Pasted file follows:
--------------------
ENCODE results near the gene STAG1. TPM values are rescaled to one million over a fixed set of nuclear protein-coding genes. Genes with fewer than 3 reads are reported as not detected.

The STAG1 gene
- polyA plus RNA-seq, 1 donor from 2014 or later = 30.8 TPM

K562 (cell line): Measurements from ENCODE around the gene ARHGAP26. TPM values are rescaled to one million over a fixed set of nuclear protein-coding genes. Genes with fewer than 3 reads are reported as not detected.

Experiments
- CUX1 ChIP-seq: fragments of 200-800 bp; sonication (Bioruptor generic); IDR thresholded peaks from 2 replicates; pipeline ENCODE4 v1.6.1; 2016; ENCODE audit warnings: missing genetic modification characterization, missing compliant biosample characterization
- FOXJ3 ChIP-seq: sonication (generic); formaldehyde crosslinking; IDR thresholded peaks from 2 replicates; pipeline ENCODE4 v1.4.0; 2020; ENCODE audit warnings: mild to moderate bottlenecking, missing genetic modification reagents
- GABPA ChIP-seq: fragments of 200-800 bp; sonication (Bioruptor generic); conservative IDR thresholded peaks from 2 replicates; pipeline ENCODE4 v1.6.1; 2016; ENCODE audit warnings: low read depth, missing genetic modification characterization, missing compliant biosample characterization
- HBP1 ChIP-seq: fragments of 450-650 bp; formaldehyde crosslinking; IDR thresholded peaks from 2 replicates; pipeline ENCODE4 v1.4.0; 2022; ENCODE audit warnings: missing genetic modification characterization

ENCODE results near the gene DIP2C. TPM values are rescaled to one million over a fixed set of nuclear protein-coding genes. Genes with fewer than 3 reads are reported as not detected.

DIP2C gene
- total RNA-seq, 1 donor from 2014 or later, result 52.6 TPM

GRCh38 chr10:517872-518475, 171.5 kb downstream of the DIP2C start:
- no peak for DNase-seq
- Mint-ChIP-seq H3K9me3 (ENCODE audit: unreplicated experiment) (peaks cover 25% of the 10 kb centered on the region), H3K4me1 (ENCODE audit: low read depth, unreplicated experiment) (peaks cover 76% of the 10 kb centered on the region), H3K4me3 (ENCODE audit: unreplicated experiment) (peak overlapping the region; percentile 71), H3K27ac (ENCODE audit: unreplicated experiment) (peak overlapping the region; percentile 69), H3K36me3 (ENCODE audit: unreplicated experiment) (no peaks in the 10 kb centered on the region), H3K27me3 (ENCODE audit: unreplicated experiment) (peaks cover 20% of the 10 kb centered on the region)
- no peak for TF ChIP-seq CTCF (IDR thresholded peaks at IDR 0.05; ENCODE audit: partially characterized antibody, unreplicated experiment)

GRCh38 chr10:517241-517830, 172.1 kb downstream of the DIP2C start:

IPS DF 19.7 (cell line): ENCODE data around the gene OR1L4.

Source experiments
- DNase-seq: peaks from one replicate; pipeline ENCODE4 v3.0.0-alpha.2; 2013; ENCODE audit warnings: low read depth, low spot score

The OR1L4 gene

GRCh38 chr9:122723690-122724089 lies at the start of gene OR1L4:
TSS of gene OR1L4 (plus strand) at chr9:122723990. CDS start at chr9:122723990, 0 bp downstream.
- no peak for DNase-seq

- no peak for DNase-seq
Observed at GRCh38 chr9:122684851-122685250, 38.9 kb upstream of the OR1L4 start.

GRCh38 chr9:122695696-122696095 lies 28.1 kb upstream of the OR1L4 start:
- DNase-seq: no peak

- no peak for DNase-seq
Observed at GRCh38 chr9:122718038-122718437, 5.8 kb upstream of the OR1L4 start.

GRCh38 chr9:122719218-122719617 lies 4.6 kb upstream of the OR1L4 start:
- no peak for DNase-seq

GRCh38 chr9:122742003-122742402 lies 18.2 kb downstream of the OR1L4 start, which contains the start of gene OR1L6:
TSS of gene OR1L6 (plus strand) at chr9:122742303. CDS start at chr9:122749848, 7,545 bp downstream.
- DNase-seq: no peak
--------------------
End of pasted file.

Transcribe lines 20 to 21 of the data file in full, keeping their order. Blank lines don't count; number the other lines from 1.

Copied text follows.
- DNase-seq: peaks from one replicate; pipeline ENCODE4 v3.0.0-alpha.2; 2013; ENCODE audit warnings: low read depth, low spot score

The OR1L4 gene